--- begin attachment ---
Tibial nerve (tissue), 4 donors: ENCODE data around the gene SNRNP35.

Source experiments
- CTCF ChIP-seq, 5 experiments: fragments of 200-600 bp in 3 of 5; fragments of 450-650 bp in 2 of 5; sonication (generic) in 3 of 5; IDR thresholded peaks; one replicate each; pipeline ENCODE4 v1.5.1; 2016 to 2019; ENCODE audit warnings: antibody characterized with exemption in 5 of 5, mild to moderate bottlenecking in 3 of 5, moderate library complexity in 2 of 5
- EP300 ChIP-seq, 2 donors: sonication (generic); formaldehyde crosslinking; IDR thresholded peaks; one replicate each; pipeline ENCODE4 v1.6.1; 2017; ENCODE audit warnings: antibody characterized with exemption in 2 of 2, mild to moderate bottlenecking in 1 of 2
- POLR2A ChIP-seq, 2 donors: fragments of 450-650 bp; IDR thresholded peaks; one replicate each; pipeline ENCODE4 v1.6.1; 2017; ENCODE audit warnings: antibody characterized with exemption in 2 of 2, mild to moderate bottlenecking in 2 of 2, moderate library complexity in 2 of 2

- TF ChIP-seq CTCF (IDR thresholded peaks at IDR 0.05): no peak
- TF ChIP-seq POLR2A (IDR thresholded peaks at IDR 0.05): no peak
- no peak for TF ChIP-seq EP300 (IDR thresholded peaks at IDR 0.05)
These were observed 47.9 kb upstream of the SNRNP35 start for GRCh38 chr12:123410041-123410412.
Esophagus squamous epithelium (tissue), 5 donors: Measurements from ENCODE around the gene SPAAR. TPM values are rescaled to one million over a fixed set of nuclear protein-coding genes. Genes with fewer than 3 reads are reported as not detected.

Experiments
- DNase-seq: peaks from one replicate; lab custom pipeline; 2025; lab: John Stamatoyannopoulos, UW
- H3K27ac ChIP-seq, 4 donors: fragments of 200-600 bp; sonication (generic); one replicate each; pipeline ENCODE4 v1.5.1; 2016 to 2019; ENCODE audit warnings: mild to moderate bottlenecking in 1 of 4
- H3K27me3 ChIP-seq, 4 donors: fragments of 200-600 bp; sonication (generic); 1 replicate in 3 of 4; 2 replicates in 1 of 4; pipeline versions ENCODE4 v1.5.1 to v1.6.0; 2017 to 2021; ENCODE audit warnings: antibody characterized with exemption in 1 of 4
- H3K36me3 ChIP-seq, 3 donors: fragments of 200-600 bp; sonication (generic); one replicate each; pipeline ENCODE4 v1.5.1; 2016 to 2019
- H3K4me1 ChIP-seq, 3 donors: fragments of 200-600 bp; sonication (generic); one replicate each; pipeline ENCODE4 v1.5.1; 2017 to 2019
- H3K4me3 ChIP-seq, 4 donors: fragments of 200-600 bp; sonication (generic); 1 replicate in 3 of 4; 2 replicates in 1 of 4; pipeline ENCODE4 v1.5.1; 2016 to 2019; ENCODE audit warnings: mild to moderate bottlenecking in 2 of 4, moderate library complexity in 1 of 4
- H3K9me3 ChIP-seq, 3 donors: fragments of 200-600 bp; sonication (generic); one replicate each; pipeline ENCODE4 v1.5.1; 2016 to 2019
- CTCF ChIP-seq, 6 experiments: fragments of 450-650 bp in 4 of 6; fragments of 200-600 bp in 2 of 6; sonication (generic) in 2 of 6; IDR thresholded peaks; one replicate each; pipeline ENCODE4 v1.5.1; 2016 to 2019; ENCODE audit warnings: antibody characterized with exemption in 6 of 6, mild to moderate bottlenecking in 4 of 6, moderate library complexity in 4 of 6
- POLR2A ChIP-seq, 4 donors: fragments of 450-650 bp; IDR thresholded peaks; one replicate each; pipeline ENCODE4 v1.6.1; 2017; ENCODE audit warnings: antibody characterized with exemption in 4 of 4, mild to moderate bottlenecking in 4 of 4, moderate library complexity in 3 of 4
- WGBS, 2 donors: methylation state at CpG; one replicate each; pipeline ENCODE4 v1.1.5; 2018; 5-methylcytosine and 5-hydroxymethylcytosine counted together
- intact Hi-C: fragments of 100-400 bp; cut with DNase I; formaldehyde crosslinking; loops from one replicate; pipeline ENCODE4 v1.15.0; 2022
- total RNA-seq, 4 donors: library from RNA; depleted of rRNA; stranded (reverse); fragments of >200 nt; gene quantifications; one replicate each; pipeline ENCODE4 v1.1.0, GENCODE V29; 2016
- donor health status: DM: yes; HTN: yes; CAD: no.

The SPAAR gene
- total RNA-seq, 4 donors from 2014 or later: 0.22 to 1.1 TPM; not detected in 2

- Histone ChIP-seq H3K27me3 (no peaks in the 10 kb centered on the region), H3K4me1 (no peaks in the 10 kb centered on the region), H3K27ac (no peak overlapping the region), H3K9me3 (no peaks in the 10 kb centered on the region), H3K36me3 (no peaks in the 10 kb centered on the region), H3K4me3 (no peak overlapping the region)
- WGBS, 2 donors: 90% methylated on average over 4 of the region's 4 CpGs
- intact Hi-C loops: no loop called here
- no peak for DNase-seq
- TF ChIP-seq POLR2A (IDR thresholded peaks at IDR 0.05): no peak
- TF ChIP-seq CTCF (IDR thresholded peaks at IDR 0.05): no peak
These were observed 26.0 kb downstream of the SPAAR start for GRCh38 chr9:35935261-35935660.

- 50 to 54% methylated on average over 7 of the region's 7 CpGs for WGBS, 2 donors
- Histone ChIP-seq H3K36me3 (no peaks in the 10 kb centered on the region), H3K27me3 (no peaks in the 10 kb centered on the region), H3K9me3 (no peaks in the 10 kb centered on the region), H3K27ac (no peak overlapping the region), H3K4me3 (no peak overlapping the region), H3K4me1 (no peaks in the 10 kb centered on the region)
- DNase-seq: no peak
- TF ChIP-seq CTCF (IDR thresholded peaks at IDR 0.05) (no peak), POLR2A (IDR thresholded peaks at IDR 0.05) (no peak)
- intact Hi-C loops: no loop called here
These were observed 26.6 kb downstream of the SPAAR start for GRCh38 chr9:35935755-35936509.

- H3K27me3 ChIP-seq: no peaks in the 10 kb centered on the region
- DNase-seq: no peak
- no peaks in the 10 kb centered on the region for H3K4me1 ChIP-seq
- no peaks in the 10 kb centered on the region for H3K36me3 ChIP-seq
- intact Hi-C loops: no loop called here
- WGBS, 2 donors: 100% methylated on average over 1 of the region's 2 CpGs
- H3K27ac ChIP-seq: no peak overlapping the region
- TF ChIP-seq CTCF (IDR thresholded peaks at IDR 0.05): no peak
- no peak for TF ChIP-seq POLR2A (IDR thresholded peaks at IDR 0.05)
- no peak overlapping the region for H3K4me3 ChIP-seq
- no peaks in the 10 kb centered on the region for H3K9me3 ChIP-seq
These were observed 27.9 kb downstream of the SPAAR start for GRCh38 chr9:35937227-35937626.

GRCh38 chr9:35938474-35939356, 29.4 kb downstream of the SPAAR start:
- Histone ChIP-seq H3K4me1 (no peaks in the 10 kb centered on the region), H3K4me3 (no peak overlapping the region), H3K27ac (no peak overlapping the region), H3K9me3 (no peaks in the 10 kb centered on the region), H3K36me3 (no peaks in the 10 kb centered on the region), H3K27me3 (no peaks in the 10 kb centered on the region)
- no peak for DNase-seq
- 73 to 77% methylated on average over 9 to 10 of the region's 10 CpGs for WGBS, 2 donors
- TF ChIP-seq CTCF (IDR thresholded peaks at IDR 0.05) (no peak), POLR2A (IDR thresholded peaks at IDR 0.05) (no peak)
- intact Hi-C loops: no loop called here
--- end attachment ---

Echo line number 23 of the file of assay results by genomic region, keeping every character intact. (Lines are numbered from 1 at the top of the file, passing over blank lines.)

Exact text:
- total RNA-seq, 4 donors: library from RNA; depleted of rRNA; stranded (reverse); fragments of >200 nt; gene quantifications; one replicate each; pipeline ENCODE4 v1.1.0, GENCODE V29; 2016